The Gazette from Montreal, Quebec, Canada on January 25, 2000 · 3
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The Gazette from Montreal, Quebec, Canada · 3

Montreal, Quebec, Canada
Issue Date:
Tuesday, January 25, 2000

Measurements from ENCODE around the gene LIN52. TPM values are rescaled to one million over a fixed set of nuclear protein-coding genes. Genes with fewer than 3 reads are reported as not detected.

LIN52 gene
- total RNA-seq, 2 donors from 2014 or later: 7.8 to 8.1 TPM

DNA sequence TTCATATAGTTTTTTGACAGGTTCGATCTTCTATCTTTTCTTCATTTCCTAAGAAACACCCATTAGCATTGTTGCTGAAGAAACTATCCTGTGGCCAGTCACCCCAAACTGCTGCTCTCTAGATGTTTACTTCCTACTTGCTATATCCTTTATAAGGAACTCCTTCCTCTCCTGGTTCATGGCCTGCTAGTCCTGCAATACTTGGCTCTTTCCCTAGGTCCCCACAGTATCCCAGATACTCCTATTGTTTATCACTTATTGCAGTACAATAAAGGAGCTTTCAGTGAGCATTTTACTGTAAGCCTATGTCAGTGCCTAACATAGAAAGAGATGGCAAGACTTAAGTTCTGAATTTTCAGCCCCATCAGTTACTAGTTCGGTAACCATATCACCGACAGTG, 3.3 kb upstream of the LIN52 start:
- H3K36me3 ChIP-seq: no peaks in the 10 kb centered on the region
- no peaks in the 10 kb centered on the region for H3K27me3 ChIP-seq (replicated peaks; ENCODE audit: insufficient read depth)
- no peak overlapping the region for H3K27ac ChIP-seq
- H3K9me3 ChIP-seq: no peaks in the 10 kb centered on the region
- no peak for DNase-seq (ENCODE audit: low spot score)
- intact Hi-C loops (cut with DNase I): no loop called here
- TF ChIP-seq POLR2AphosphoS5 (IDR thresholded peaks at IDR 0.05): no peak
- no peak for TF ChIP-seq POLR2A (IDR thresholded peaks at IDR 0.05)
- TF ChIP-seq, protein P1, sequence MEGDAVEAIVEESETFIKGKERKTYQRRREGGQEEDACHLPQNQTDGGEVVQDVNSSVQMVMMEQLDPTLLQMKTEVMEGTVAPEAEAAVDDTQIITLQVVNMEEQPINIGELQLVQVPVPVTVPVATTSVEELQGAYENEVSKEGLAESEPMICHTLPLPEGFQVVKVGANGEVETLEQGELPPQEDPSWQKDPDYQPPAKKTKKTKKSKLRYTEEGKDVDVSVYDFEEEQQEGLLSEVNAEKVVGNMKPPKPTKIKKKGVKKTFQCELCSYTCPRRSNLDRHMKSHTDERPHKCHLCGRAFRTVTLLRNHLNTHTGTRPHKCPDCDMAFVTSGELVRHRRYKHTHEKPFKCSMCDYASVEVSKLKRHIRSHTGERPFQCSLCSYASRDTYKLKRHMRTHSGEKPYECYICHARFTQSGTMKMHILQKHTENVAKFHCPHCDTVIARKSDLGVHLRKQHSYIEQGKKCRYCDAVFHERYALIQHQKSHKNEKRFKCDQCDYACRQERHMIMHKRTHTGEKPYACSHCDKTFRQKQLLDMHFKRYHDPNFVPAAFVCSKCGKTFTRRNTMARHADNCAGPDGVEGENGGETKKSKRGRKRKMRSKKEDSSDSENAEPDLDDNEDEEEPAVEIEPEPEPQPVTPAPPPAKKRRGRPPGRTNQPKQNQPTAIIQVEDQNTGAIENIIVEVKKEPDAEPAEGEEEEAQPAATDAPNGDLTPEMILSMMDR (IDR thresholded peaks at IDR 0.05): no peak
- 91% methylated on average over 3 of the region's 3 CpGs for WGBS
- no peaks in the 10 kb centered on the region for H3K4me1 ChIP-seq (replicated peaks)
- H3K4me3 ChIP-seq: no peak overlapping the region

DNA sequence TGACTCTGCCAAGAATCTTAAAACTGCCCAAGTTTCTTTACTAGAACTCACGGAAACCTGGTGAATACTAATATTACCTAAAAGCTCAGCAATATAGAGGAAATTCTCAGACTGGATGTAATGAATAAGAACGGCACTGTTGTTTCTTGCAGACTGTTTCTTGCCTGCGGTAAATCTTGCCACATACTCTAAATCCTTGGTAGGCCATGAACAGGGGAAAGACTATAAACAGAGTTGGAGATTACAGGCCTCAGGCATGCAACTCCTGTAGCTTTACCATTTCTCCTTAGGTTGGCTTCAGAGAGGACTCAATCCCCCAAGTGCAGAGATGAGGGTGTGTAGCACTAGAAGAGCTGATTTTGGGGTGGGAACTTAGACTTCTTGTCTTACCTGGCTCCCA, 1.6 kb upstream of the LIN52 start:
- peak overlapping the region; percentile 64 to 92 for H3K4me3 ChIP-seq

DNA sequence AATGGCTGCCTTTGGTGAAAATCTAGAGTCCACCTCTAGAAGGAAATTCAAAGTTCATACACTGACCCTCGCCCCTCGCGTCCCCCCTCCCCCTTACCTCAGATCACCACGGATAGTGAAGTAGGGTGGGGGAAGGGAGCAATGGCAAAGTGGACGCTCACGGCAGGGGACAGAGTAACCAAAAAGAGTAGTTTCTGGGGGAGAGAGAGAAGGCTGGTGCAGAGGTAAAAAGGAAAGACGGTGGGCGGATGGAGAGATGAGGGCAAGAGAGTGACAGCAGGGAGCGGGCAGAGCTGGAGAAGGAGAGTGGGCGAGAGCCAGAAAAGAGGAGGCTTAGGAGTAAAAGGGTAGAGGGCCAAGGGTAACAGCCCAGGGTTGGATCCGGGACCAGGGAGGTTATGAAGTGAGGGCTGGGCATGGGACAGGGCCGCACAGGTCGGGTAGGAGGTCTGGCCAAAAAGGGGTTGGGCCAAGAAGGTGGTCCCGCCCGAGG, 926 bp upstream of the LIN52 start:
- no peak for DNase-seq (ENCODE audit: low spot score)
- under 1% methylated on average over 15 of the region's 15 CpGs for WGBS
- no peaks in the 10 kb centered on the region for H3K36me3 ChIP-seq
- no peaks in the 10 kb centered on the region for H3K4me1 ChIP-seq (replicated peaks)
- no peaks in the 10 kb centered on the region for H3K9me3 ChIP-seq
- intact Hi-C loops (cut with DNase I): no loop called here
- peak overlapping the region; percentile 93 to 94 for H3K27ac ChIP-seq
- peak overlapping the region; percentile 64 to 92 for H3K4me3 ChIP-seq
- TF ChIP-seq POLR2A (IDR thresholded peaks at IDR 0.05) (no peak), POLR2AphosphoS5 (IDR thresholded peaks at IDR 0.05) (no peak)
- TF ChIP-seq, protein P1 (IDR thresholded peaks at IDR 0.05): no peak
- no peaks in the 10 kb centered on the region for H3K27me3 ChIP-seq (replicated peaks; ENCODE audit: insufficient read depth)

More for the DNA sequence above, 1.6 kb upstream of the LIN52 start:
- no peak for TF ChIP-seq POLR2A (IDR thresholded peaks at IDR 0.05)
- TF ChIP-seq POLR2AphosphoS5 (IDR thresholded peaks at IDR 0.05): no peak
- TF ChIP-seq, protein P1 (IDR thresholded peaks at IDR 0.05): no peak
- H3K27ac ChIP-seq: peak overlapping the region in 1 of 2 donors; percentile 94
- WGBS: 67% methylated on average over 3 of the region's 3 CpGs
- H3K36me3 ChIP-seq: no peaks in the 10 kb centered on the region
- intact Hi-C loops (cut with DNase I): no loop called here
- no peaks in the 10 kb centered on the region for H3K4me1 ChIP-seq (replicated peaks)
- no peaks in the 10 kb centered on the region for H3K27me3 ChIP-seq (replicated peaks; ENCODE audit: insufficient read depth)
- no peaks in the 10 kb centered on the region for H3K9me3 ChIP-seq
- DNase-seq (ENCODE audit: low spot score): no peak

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A3 fw G5ucttc TODAY McGill University's Redpath Museum of Natural History at 859 Sherbrooke St. W. is presenting Evolution of Life: Dinosaurs, Ethnology of Africa and Ancient Egypt. Hours: 9 a.m. to 5 p.m. Admission is free. Call (514) 398-4086. T CITY EDITOR: BRIAN KAPPLER (514) 987-2505 A tale of two sister -J- ty mmmm THE GAZETTE, MONTREAL, TUESDAY, JANUARY 25, 2000 Sk La One twin a success, the other's life ruined by brainwasher, lawyer says GEORGE KALOGERAKIS Gazette Justice Reporter They were identical twins but their lives were far from the same. Zella Kastner took yearly trips to the Bahamas to scuba dive. Gail Kastner lived in a garage, protected from the cars and furnace by a makeshift cardboard wall. Zella Kastner's children grew up to be psychiatrists and dental surgeons. Gail Kastner's boy bagged groceries at Steinberg's and worked as a security guard. It didn't begin that way. Both were honours students in high school, popular with the boys and in love with skating and horse-racing. But Gail Kastner changed at the age of 19 when she was admitted to the Allan Memorial Institute for depression. There, she was given electroshock treatments by notorious brainwashing Dr. Ewen Cameron. Kastner is suing the institute for $4.2 million. Yesterday, Kastner's lawyer pointed out the twin's contrasting lives to the judge hearing the case. Lawyer Alan Stein said the women, now 66, had the same affluent upbring AIDS getting tougher: study Yet more evidence that strains of HIV are outwitting standard drug therapy AARON DERFEL Gazette Health Reporter At least one in five Quebecers newly infected with the AIDS virus are showing some resistance to standard drug therapy, suggests a Montreal study released yesterday. The results should serve as a wake-up call to Canadians who have been lulled into a false sense of security as the number of AIDS deaths has plummeted across the country in the past five years, the researchers warned. "This is the first demonstration that drug-resistant strains of HIV are actively being transmitted within the Canadian population," said Dr. Mark Wainberg, director of the McGill University AIDS Centre. "Unfortunately, we cannot promise anybody that the drug cocktails that are currently in use are going to work ibrever." The findings, published yesterday in the journal AIDS, are similar to those of three other recent studies in Europe and the United States. However, the McGill study is the first to show that resistant HTV strains are being transmitted through intravenous drug use in addition to sexual contact MORE TESTS NEEDED The study also highlights the need for regular testing of HIV-infected patients to pinpoint strains in their blood that have grown resistant to the latest drugs. At present, such screening is not routinely done in Canada, resulting in long-term patients who are unwittingly prescribed drugs that are of little use to them. The average HTV-drug regimen costs $15,000 a year, while the test is priced at 5500. Wainberg urged the federal and provincial governments to subsidize such tests, arguing that they're a smart investment , The McGill study examined 97 Quebecers who had been infected with the Chunk of concrete falls, hits car on Decarie Expressway Transport Quebec engineers are examining the bottom of the Royalmount Ave overpass above the southbound Decarie Expressway after a chunk of concrete from the overpass fell on a passing car yesterday. Around 9 am., a small chunk of concrete fell several metres and landed on the hood of Danilo Biagioni's Volkswagen Golf before bouncing through his windshield, luckily on the passenger side Biagioni was unhurt "The windshield just exploded. That's all I saw," Biagioni told reporters at the scene of the accident Thank God I was alone or the passenger could have been seriously hurt" Biagioni managed to keep driving to the nearby Jean Talon St exit It was only when he pulled over that he real- I ing, same parents, same intelligence. What made their lives so dramatically different was the brainwashing experiments done without permission by Cameron in 1953 on Gail Kastner, he added. She lost all childhood memories and has been unable to work since. "But then you have a twin sister who had a very fruitful life," Stein told the judge. "This is an excellent comparison and your lordship should take that into account when assessing the (financial) damages." When Kastner left the Allan Memorial, her life changed. The court has heard she regressed into baby talk and urinated on her sister's living-room floor with company present. She was shunned by her Gail Kastner lived in a garage. relatives, finally even by her twin sister, who couldn't put up with her bizarre, zombie behaviour. "She was going away from me," her sister told the court. "She was so altered, I was afraid of her." Zella Kastner did help out at the be- human immunodeficiency virus since July 1997. The researchers found that 22 people, or about 23 per cent, exhibited viral strains that were resistant to the standard HTV drugs. About 4 per cent or four people, had strains that outwitted the triple drug combination of AZT, 3TC and a protease inhibitor. Finally, two people did not respond to any of the HIV drugs currently available in Quebec. Contrary to conventional wisdom, the HTV drugs do not cause resistance. Rather, people who don't take their drugs properly or who are prescribed inadequate regimens develop resistance over time. HIV, by its very nature, is constantly mutating into new strains. Still, the current drug combinations will work well on newly infected patients who don't show signs of resistance and who follow their treatment carefully COCQ-SIDA, a coalition of Quebec AIDS organizations, is in the midst of its own study on drug compliance Michel Morin, the organization's assistant director, said preliminary results show that more than 70 per cent of more than 200 people surveyed have missed taking their drugs as prescribed at least once Morin said that sometimes a person simply forgets to take a dose. But the multiplicity of side-effects, which can include nausea, diarrhea, skin problems and fatigue, can also lead a person to stop taking them, Morin said. AIDS groups are also concerned that there may be a slacking off of condom use, particularly in some circles of gay men. Health Canada held a meeting last week on tests to detect mutant strains of HTV, but has not reached a decision, said spokesman Eric Morin. Authorities in Quebec were unaware of that type of testing. DEBBIE PARKES OF THE GAZETTE CONTRIBUTED TO THIS REPORT ized what had happened. "At first I thought it was a piece of ice or something," Biagioni said. "Then when I saw wha U was, I realized how lucky I am." Two lanes ot the southbound Decarie were closed for several hours last night as the overpass was inspected. Transport Quebec spokesman Marc Barriere said the agency is still investigating what caused the concrete to fall, but one hypothesis is that the shift from intense cold over the last few days to much milder weather yesterday may have played a rote. Barriere said engineers are ensuring that the overpass is structurally sound and called the Royalmount viaduct "without a doubt one of the safest and most secure viaducts in the city." ginning, especially after her dazed sister gave birth in 1957 to a son, Avery Zella Kastner moved in with them to care for the boy because Gail Kastner was still disoriented by Cameron's treatment. She had to move out when her husband got sick. In the end, the twins didn't see each other for almost two decades, between 1965 and 1983. Gail Kastner's abandonment by her family still stings. She told the court about visiting her ailing mother in the hospital with a card and flowers. Her mother would rip up the card so her twin sister wouldn't see she had been there. And she remembers her mother rushing her out if the more successful twin was due to arrive. The worst was when Gail Kastner learned her mother was telling people she only had one daughter, Zella. Zella Kastner had married a chemist and worked as a sales executive for a clothing company One of her children, " .-- iriiiafr ii rtfr"- MARIE-FRANCE COALLIER, GAZETTE One of the first graduates of a sewing course aimed to get immigrants into the work force, Hynda Messaoudi will start an internship soon. Stitching together a future livelihood SUE MONTGOMERY The Gazette Lesson 1: mittens are bag-like things that keep your hands warm. Seems simple. But for 13 immigrant women from Haiti, Afghanistan and Algeria, learning about and stitching up the unfamiliar items was part of a new six-month industrial sewing course aimed at getting them into the workplace. "It was a great way to prepare these women for work that will value their abilities, allow them to earn a living and to develop a sense of social solidarity," said Catherine Limperis, who helped develop the course at the Laval Intercultural Centre. . The mittens were donated to underprivileged children at schools in Laval, and other items of clothing were included in Christmas baskets distributed by the Laval Volunteer Centre. More importantly, women who would otherwise lack the training, confidence and language to find work in Quebec are now about to begin four-week internships at various clothing manufacturers around the city With luck, it may lead to full-time work. Similar courses already exist within various school boards' adult-education programs. However, they require prior knowledge of French and don't always include lessons on how Quebec society functions, Limperis said. "We had this type of clientele coming in all the time and we noticed that they can't work unless they are well-prepared and get to know the work world," Limperis said. "We have to give Lawrence Hoffman, became a respected psychiatrist at the Allan Memorial. He testified for his aunt at her trial. Gail Kastner had also got married, to an appliance salesman. About 10 years later, he walked out, leaving her with a child but no rent money When her son could no longer tolerate life with his erratic mother, he left, too. That's when Gail Kastner found herself alone and living in the makeshift garage. At that point, Jewish Family Services took charge of her affairs and she was able to find a better apartment. Her son, despite taking two CEGEP degrees, remains unemployed at 42. The twins have since reconciled, and Zella Kastner attended most of her sister's trial. The trial is almost over. Yesterday, her lawyer made his final arguments. He referred to an actuarial report that found Gail Kastner would easily have made $3.6 million in her working life if she had finished her nursing degree. , Today, lawyers for the Allan Memorial will give their side of the story. Reporter George Kalogerakis can be reached at (514) 861-7974 or at jiBBRR' ,if : jlBl them the tools." For example, many women had problems with their husbands giving them permission to go out to work or felt guilty leaving their children at home "It's not easy, but we have individual counseling services to deal with these problems," she said. One of the course's first graduates, 34-year-old Hynda Messaoudi raved about how the program helped hen " "I already had had training (in Algeria) in haute couture but all the jobs here were in industrial sewing," she said, mentioning that she is about to start an internship in Saint-Hubert LOTS OF SUPPORT "There was a lot of warmth among the women, because we are all immigrants and going through the same experiences, so I found a lot of support" Her internship employer, Tiberio Massignani of TIVA clothing, welcomes the chance to hire trained workers in thr fiercely competitive textile industry "It's a great idea that gives everyone a hand," he said. Messaoudi, who has been in Quebec 4'4 years and found out about the course through an ad in the paper, said she hopes to land a full-time job paying between $8 and $9 an hour Demand is high for the sewing course Limperis said two more groups of women are in line to learn the ropes. The Laval Intercultural Centre, which also offers office courses, is running the sewing program with the Sir Wilfrid Laurier school board and with $100,000 from the Quebec government PEGGY CURRAN Diary dissent Hit a nerve, get mail selection from the E-mail bag: Celine Dion's retirement diary brought a flurry of correspondence. Andy wrote: "I found your article offensive and anything but funny Maybe your intentions were harmless but in the end it came across as vile and petty. You owe Ms. Dion and her fans an apology." From Patty: "If you wrote this you must hate Celine or you wanted to be funny. 1 don't know, but some people believe your story and got really excited that she will still be in the news. I don't think it's funny and you really made fun of her. I didn't expect this from a fellow Canadian." From Eric: "You owe me $15.75. That is how much I had to pay for the dry-cleaning of my beautiful Versace trousers . . . after reading Celine's diary! ... (Next) may I recommend Mariah Carey and her lack of clothes." Shelley: "I reside in Michigan and I am insulted by your 2000 diary of Celine Dion. I'm sure you could have chosen more important things to write about like your providence's (sic) pompous attitude about being above everyone else in regards to your country. You should be so lucky that you have such a good role model for all to look up to. Get a life!!!" Finally, from Cara: "I saw the article about Celine Dion's year 2000 diary and I was just wondering, is that real? Did she write it?" POLICING LANDLORDS After demolition of the Montreal Hunt Club this month, Greg Miller, a Montrealer now living in Minneapolis, wrote about the way officials there deal with delinquent landlords: "The city actually sends the police out to arrest homeowners when they haven't carried out the necessary repairs ordered by city inspectors. It's amazing how fast people cough up fines and repair their buildings after being taken downtown in a police cruiser." Lisa Rosati-White, on the citizens' outcry over plans for a Loblaws superstore on Henri Bourassa Blvd.: "All those Ahuntsic protesters should only know that we folk in T.M.R. would only be too glad if a Loblaws would open up in the Rockland mall - where Eaton used to be. ... The Metro store in the mall closed in December and we miss having a food store within walking distance, especially the seniors who would make a trip to Metro their daily walking exercise." Desperately seeking Snoopy. With the recent retirement of Charles M. Schulz, Montrealer Shirley Cohen is taking another stab at tracking down a tapestry of the Peanuts gang she embroidered and gave to the Montreal Children's Hospital in the 1960s. For . three decades, the original work, 3 feet by 4 feet and mounted on plywood, hung in the orthopedic ward of the hospital During renovations a few years ago, the piece went into storage for safe-keeping, never to be seen again. If you think you've seen Linus's blanket call Cohen at (514) 737-7268. Montrealers have until Feb. 15 to submit photos, with a written description, for the Millennium Book Project Coordinators David Widgington and Soukwan Chan hope to collect 125,000 images from around the world that capture the best and worst of the human condition in 2000. "The book we publish will show what people around the world are thinking, what they want to change and what they would prefer to remain the same," said Widgington, a map maker and co-author of Montreal Up-Close: A Pedestrian's Guide to the City To get a broader perspective, Widgington and Chan have solicited entries from Nepal to New York City and have sent personal requests to Queen Elizabeth H, Fidel Castro, Brad Pitt and the Dalai Lama. Proceeds from the book will go to a scholarship fund for Legacy International, a UN-affiliated educational organization. Send entries to Widgington at R O. Box 5205, Station B, Montreal, Quebec H3B 4B5. To find out more on submission criteria and photo-release forms, check out their Web site at www. millenniumbookprojectcom foggy Curran can be reached by phone at (514) 987 2529 or by E-mail at A